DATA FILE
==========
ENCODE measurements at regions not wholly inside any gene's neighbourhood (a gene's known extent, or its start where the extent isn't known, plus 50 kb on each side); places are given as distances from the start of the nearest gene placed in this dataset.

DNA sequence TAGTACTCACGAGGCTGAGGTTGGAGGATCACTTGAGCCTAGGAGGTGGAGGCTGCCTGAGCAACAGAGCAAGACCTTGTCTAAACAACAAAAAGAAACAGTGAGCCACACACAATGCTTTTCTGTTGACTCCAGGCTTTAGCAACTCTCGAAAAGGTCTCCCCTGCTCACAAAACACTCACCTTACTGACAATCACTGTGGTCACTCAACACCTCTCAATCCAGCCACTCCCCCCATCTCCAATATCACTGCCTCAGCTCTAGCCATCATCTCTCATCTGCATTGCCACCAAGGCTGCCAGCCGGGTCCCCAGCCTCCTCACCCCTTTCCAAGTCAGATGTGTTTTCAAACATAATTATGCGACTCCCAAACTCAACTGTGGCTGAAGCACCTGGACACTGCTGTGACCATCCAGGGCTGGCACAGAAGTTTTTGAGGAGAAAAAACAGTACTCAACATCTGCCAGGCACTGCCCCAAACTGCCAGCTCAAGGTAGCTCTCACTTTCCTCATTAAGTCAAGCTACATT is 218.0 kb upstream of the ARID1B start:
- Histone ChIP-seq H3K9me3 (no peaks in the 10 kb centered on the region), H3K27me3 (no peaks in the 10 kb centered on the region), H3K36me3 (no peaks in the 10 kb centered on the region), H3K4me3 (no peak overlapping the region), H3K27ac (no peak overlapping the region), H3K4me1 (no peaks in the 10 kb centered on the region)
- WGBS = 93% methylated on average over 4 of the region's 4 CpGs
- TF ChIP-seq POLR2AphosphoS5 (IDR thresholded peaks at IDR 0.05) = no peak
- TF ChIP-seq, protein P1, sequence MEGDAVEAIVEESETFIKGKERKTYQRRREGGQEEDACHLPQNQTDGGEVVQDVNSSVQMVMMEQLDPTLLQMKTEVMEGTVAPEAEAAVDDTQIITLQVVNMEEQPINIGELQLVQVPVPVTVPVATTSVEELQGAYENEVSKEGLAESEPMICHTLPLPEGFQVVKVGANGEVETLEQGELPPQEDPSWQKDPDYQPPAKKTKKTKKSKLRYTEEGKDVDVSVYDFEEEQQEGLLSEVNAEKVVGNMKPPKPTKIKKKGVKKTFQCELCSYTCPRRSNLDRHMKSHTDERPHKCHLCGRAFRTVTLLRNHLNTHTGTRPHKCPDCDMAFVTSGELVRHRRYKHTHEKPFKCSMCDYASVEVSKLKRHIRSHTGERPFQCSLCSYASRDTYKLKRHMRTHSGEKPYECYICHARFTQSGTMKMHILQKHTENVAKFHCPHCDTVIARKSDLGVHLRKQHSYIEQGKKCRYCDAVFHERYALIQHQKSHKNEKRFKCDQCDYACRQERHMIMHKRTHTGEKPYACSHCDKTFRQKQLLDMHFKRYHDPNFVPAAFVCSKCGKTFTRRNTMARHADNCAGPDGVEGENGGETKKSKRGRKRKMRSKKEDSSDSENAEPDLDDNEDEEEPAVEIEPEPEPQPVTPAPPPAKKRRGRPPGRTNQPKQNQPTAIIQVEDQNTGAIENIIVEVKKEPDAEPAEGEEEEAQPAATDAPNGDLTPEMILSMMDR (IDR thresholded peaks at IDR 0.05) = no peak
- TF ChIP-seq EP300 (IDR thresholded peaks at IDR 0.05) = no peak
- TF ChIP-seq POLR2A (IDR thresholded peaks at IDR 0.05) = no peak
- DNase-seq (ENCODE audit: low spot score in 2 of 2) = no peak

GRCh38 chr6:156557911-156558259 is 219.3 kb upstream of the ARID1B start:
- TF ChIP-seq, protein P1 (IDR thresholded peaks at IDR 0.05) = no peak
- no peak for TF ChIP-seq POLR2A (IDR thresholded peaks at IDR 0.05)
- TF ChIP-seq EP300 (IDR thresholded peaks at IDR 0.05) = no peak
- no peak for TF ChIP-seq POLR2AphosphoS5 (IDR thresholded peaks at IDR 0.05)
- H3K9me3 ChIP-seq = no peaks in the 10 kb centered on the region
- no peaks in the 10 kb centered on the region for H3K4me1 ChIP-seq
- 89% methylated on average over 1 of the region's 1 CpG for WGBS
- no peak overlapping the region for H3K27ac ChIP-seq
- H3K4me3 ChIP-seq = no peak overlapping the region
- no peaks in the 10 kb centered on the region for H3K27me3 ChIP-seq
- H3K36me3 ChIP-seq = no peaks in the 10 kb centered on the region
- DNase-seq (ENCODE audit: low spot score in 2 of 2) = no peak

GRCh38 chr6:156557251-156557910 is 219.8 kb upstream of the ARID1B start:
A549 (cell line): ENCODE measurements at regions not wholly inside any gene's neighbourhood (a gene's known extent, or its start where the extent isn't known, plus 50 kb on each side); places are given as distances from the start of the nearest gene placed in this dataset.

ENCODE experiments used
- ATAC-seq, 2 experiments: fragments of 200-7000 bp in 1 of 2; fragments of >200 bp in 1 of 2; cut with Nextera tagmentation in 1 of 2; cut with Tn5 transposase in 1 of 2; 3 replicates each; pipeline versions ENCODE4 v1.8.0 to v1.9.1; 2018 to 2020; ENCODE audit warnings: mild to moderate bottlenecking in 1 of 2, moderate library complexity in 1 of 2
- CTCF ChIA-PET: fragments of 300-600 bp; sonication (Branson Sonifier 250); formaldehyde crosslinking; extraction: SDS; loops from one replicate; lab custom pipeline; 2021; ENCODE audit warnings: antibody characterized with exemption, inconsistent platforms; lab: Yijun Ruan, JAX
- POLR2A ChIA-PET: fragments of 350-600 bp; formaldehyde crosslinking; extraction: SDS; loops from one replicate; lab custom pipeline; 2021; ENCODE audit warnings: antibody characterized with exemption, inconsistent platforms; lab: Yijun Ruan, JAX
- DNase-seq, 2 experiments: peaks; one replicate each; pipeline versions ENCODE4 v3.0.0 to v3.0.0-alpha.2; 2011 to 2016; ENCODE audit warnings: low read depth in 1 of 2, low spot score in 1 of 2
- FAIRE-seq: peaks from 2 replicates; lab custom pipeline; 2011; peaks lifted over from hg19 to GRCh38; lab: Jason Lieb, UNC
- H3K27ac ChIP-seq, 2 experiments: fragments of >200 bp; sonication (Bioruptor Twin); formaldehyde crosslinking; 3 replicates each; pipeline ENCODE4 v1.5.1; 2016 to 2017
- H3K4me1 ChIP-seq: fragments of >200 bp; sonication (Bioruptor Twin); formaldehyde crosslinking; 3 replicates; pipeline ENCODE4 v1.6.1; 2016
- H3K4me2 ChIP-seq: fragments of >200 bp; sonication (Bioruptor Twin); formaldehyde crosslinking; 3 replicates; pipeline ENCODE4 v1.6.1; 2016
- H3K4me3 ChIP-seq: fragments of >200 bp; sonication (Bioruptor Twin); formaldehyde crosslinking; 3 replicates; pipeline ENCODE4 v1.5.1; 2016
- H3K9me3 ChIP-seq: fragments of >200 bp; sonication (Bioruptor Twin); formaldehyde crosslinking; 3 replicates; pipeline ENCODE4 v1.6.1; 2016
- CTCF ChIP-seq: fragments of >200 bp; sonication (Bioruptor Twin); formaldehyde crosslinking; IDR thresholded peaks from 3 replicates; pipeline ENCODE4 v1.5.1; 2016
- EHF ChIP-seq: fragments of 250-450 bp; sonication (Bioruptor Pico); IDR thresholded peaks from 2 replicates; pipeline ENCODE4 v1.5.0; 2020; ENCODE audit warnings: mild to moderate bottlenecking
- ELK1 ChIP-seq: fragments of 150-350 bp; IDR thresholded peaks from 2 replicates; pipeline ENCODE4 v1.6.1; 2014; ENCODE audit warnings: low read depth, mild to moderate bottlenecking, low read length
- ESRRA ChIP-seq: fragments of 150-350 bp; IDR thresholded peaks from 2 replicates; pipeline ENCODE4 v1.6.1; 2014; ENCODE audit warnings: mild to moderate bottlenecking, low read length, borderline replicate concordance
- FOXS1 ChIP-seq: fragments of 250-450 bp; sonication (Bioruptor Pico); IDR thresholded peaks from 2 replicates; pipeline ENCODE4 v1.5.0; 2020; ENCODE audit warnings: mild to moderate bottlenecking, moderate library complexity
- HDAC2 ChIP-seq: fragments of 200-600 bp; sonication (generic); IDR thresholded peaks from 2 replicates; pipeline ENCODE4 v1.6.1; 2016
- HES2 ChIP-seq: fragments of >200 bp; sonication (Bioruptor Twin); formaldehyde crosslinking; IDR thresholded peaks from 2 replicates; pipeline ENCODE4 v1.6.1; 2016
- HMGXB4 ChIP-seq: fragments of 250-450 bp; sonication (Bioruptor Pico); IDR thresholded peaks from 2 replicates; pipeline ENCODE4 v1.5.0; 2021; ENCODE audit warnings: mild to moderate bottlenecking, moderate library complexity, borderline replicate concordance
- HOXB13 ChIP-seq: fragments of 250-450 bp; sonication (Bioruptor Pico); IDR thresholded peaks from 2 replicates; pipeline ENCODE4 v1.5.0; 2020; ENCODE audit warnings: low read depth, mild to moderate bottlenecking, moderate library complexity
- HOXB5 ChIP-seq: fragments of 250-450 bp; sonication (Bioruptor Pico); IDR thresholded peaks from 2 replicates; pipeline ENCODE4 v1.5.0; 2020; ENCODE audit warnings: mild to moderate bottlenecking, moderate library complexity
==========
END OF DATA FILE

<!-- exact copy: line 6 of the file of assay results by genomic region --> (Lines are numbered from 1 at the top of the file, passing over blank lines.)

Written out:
- TF ChIP-seq, protein P1, sequence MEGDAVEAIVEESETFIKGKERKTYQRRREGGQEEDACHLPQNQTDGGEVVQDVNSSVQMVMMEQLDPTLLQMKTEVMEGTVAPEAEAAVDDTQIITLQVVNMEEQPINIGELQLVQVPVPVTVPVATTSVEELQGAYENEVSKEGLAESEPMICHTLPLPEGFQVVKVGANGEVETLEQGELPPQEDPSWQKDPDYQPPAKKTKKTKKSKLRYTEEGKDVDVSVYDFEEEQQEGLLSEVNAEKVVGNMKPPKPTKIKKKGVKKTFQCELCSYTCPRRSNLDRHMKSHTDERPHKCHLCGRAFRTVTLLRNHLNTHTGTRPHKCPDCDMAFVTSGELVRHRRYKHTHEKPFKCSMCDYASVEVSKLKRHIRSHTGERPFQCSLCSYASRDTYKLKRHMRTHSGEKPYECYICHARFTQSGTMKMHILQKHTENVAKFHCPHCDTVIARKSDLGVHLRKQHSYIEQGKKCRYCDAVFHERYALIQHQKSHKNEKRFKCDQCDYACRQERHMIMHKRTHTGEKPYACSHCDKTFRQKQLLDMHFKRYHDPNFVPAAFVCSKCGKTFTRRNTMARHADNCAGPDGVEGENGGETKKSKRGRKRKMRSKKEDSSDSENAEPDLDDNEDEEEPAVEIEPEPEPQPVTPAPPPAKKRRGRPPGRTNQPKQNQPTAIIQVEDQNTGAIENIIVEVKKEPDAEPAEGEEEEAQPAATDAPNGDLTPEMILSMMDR (IDR thresholded peaks at IDR 0.05) = no peak